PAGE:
Weekend Away 3. Hosea 11:8-11. The Lover


I want us to see that God loves you with the most amazing, extraordinary, mad, counter intuitive, beyond belief, out of this world sort of love.


Let me tell you about another film – The Elephant man. It’s about a man called John Merrick. He was terribly deformed – had an enormous skull and facial disfigurement – hence called the elephant man. He was in a Victorian freak show – people paid money to see how horrible he was. 


The film is about how a doctor, Frederick Treves, befriends him, tries to help him. But at the same time when people see him they often find him horrible. At one point in the film he loses his covering over his face, and he gets chased by a crowd and cornered and he cries out, 


 "I am not an elephant! I am not an animal! I am a human being! I ... am ... a ... man!"


  • We need love

He exemplifies two things. First – how we need to be loved. He receives very little love – he says he was such a disappointment to his mother. He’s constantly laughed at or abused. And consequently he barely functions as a human – he’s so scared and withdrawn – because he’s never been loved. When Treves and his wife are kind to him - we discover he’s actually a lovely person. Through knowing them he starts to come out of himself - and grow and flourish.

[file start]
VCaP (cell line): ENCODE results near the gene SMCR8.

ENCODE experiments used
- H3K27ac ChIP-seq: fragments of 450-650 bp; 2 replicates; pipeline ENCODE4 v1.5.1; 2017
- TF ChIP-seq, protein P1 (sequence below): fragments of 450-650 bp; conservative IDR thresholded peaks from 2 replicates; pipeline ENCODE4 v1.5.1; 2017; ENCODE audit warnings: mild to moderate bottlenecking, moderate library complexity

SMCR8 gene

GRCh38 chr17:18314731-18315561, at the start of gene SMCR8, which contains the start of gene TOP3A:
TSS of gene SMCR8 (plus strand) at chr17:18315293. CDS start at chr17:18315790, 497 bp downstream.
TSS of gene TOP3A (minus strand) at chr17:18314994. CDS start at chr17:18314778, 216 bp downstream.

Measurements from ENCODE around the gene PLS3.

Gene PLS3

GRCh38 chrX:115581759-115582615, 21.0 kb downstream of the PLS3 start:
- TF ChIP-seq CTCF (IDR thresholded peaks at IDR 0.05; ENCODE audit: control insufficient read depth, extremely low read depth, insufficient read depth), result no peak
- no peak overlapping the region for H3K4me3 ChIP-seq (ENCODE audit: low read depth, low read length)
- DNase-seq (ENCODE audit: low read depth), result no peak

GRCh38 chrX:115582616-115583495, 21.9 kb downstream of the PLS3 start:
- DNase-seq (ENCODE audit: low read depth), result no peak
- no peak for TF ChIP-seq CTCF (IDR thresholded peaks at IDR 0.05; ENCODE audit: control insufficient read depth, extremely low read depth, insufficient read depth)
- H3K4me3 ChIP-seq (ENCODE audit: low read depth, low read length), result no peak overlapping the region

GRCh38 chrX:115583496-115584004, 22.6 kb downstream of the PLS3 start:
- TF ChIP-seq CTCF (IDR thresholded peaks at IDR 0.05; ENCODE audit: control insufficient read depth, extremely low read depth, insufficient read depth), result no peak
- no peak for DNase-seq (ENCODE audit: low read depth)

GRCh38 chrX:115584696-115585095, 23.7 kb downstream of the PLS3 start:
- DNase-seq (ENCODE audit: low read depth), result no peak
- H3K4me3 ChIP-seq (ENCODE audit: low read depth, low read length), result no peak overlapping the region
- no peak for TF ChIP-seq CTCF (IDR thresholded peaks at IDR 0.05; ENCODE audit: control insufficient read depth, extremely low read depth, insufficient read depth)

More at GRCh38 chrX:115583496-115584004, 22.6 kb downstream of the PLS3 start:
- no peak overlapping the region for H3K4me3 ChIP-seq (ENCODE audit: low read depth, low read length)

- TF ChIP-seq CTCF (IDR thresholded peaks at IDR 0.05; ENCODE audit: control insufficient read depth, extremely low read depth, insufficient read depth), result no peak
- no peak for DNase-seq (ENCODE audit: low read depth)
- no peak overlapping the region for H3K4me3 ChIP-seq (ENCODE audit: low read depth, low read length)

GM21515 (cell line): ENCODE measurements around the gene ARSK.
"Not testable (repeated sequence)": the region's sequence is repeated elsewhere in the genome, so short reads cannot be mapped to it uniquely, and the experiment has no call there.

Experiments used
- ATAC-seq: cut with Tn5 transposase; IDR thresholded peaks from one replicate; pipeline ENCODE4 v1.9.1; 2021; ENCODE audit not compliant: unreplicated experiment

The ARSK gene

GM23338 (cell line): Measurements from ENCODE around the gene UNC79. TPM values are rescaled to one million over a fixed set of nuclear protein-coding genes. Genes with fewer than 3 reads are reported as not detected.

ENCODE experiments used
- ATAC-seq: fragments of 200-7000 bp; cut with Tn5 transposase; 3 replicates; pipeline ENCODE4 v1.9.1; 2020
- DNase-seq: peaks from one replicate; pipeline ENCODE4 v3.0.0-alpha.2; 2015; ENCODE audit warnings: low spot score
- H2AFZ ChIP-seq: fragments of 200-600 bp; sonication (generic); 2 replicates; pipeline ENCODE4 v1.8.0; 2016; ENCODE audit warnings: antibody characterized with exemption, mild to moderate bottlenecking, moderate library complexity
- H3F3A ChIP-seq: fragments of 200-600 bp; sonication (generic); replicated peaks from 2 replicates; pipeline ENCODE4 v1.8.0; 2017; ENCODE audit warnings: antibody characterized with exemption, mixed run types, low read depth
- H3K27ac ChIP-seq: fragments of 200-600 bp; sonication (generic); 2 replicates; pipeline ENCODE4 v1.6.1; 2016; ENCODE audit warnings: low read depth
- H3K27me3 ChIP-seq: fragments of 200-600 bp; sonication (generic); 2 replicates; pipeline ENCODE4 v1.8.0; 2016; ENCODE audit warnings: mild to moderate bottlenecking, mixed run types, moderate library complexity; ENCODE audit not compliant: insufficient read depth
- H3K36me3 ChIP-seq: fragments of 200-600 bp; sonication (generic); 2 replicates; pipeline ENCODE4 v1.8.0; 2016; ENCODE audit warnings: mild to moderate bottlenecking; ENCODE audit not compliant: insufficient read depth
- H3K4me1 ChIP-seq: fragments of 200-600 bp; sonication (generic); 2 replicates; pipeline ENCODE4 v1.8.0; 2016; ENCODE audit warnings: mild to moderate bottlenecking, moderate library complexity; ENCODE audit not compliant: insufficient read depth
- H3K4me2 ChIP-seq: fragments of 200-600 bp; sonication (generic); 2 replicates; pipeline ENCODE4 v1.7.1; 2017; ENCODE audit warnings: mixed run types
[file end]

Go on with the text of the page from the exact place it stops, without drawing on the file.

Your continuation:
He shows us how we need to be loved. We were made for loving relationships. And so to be secure in ourselves, to be happy with ourselves, to be fully ourselves – we need to be loved from outside ourselves. We need love.


  • We love what we find lovely

Secondly he highlights the rule that we love what we find lovely. He obviously gives us a negative example - he is far from lovely so he gets no love. But that’s the rule we work to – we love what is lovely. Often we love those who are physically lovely – a quick look at magazine covers shows how much we value appearance and beauty today. But it’s not just appearance, we love those who are interesting, or funny, successful, intelligent. We love what we find lovely.